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NEJM: Research uncovers potential to increase number of kidney transplants

Research led by Dr. Midhat Farooqi of Children's Mercy and several others

Dr. Midhat Farooqi

Waiting times for kidney transplants exceed 3 to 5 years in many parts of the United States. Yet more than 500 high-quality kidneys from deceased donors with hepatitis C virus (HCV) infection are discarded annually. Direct-acting antiviral agents, which are associated with high HCV cure rates and manageable side effects, have created the potential to substantially increase the number of kidney transplants by making HCV-infected kidneys available to HCV-negative candidates on the waiting list.

In this open-label, single-group, pilot trial at the University of Pennsylvania, we sought to determine the safety and efficacy of transplantation of kidneys from HCV genotype 1–viremic donors into HCV-negative patients, followed by elbasvir–grazoprevir (Zepatier) treatment. An external data and safety monitoring board reviewed all aspects of the trial. The authors vouch for the completeness and accuracy of the data and analysis and for the adherence of the trial to the protocol, available with the full text of this letter at NEJM.org.

Adults who were undergoing dialysis and who had long anticipated waiting times for a kidney transplant were eligible for inclusion in the trial, and patients with conditions that substantially elevate the risks of liver disease, allograft failure, or death were excluded. A physician-led, three-step, informed-consent process was implemented.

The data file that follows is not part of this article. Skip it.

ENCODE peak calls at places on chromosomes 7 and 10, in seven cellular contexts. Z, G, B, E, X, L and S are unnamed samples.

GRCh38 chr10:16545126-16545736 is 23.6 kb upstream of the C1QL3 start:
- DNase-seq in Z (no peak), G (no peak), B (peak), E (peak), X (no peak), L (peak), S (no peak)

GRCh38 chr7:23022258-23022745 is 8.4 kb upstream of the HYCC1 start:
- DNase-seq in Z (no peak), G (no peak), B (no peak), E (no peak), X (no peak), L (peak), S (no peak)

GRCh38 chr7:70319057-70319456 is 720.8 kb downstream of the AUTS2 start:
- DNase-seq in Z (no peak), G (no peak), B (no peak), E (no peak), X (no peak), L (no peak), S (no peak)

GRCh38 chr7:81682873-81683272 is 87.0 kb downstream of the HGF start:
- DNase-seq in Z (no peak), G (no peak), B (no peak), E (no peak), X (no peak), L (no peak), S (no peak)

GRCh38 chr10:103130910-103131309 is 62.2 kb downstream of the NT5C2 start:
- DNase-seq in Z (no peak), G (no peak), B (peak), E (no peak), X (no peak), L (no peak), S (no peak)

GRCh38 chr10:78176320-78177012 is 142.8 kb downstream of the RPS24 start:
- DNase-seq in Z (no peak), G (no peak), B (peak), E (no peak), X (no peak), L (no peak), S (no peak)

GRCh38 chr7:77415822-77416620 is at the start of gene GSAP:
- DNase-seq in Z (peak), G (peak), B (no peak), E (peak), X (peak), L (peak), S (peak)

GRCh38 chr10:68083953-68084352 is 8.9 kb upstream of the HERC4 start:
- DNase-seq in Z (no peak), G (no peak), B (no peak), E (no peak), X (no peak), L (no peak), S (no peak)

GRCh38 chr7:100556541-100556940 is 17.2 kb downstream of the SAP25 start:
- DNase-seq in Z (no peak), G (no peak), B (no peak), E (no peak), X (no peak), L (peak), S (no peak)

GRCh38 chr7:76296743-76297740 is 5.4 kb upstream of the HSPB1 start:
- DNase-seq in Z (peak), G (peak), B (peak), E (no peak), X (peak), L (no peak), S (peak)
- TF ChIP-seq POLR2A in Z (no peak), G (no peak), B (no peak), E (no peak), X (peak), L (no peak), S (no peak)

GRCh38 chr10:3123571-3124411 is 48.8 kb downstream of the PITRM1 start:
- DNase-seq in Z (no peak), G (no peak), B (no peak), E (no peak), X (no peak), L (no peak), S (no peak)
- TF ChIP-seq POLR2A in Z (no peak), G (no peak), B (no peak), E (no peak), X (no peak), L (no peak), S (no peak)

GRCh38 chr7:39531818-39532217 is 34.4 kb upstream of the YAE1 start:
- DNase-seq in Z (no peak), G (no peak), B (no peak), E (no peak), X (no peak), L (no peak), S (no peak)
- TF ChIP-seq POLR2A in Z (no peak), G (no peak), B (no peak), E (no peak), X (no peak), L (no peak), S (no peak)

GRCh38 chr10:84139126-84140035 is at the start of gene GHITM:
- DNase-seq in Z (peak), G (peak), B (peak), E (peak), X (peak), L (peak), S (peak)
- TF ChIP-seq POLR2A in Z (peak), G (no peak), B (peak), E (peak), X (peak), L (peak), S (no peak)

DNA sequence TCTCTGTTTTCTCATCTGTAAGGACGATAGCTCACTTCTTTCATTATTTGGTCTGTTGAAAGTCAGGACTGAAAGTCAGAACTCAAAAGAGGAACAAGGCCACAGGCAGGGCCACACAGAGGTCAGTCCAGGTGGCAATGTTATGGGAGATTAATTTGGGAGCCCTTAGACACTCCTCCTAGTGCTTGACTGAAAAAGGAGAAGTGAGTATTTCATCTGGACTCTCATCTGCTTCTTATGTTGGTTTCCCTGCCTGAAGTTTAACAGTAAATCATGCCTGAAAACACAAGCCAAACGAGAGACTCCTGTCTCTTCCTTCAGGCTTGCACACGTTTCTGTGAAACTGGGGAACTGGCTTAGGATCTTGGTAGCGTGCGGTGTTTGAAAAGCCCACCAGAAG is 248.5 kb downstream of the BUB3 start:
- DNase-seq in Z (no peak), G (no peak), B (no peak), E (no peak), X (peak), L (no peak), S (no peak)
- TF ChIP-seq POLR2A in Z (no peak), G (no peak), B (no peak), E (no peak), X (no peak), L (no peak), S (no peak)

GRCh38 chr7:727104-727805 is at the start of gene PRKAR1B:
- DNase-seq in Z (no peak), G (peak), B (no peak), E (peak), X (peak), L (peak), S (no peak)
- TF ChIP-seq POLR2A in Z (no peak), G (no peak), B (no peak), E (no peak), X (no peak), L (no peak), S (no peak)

Deceased-donor criteria ensured selection of high-quality kidneys. Since elbasvir–grazoprevir is not approved by the Food and Drug Administration (FDA) for patients with HCV genotypes 2 or 3, and a direct-acting antiviral agent for the treatment of patients with those genotypes who have renal failure has not been approved by the FDA, donors were limited to those who had positive qualitative HCV nucleic acid test results and HCV genotype 1. We developed a new protocol for donor genotyping concurrent with organ allocation.

Intravenous glucocorticoids and rabbit antithymocyte globulin were administered to all recipients, followed by oral tacrolimus, mycophenolate mofetil, and prednisone. The HCV viral load was measured in recipients on postoperative day 3; elbasvir–grazoprevir was initiated when the results became positive, and therapy was maintained for 12 weeks.


Read the full article via The New England Journal of Medicine.

Learn more about the kidney transplant program at Children's Mercy.